The premise of the series is largely familiar — in the wake of some kind of global pandemic, humanity is scraping by, scavenging from the remains of society while dodging the free-roaming and dangerous infected. It’s The Walking Dead, but with a mysterious mutagenic disease in place of zombieism. And actually, the fact that these zombies might actually have a culture (hinted in that same reverence for the dead that leads me to call Neanderthals human) is also somewhat familiar; it’s the twist from I Am Legend, albeit delivered a bit more elegantly. But the clever part is that Ayala and Pearson reveal that information right off the bat. This isn’t a series about us discovering the humanity of the infected, but a series where we understand their humanity, even as we see our heroes murder them with a clean conscience.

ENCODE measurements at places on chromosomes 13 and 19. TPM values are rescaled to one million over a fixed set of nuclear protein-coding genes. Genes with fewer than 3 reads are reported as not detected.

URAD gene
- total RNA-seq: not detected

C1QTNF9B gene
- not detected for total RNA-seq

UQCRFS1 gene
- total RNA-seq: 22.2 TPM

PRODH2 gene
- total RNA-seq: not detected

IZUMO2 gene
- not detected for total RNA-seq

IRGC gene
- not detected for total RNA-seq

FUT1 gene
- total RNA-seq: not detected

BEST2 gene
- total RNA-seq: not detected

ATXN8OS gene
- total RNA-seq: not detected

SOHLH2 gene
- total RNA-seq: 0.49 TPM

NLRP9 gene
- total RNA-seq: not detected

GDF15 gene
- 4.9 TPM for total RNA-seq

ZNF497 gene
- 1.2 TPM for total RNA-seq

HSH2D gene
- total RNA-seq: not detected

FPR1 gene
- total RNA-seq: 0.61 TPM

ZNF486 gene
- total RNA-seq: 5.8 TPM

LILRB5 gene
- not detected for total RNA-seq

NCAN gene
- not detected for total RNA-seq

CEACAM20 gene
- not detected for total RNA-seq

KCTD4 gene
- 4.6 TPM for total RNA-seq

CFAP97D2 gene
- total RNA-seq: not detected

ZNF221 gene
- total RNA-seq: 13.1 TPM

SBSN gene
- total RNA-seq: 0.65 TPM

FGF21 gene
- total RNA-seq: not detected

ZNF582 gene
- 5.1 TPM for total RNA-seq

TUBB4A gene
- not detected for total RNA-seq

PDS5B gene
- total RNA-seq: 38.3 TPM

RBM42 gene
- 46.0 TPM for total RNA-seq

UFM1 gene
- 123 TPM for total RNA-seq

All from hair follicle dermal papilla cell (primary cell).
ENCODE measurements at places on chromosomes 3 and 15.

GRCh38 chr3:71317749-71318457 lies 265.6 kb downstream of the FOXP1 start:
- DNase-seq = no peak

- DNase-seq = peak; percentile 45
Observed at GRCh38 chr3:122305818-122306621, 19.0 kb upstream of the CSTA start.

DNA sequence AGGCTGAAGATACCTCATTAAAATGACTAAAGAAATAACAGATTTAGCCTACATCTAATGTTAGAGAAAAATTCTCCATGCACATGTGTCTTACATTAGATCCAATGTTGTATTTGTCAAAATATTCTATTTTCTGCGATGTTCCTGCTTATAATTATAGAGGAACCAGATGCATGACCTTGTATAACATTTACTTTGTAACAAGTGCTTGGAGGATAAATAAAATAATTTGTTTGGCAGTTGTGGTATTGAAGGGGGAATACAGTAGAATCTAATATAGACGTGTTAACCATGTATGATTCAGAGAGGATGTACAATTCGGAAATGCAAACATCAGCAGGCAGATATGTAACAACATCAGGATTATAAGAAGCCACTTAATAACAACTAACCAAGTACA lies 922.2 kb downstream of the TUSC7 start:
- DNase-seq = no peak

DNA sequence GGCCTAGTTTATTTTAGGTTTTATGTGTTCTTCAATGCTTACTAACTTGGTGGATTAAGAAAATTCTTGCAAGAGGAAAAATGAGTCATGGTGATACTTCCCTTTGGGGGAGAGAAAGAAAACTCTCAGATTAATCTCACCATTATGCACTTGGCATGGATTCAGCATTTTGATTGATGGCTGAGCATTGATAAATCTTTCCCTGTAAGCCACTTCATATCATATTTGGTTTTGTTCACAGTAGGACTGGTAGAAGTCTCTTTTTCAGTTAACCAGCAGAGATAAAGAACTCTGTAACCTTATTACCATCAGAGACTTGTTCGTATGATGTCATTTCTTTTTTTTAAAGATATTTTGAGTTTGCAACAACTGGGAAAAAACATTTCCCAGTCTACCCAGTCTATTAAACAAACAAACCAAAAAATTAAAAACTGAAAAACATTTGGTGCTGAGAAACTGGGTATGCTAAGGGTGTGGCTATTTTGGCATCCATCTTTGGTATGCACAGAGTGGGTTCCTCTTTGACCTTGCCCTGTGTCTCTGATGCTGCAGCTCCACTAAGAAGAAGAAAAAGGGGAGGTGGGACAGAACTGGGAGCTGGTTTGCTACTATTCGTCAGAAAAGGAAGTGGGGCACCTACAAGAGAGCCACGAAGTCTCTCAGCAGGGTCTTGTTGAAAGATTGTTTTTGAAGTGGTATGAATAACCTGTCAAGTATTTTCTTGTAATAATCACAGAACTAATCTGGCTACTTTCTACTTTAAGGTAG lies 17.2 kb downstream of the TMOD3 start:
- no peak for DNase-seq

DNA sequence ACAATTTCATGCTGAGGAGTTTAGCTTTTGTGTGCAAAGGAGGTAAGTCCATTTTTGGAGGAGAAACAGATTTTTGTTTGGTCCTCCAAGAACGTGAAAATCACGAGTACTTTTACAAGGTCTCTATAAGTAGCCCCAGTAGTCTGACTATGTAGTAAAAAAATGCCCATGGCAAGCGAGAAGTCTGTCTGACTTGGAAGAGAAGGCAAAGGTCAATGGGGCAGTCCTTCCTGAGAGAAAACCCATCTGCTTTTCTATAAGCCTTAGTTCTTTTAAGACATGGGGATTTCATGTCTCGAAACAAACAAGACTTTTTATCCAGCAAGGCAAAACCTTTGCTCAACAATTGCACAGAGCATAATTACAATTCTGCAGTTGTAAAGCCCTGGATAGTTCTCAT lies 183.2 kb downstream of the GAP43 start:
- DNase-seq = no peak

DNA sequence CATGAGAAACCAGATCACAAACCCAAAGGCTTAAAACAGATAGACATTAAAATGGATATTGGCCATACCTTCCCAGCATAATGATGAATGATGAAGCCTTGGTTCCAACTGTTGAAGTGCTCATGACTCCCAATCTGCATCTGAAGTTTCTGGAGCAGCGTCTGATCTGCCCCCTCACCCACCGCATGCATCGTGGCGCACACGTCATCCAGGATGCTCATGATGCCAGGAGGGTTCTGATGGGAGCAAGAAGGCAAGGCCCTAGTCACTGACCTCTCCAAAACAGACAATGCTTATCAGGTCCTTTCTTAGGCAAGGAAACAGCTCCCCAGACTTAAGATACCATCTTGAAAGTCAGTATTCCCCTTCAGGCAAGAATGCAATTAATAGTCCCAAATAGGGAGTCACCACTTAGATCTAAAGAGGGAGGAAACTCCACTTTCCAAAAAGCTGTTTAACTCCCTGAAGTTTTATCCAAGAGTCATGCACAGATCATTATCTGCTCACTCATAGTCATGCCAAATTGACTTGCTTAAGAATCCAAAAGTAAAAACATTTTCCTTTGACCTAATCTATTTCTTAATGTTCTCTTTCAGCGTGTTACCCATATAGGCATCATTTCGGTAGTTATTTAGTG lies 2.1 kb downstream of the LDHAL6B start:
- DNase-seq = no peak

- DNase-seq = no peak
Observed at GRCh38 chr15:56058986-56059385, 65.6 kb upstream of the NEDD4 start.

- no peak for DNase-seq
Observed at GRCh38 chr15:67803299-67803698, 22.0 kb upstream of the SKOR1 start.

Lest I lean on that theme too hard, I should acknowledge that the actual interactions with the infected are kept to a minimum in this issue. We see one character run from an infected, and later see our hero, Daisy, kill two to save a stranger, but that’s about it.
Instead, this issue seems most interested in Daisy’s sense of duty — a sense of duty everyone around her seems to think is totally overgrown. The first to suggest as much is Daisy’s longtime friend, Hank, who she still trades with in her role as “runner” — a kind of courier that ventures between settlements to keep them all supplied.
Daisy cuts the conversation short, but has to explain her position a bit more thoroughly when her girlfriend, Heather, brings it up later:
I mean: Daisy’s 100% in the right here, right? This isn’t some job that’s failing to pay her for overtime — it’s the survival of the human race. If she can save people’s lives, doesn’t she have a moral obligation to do so?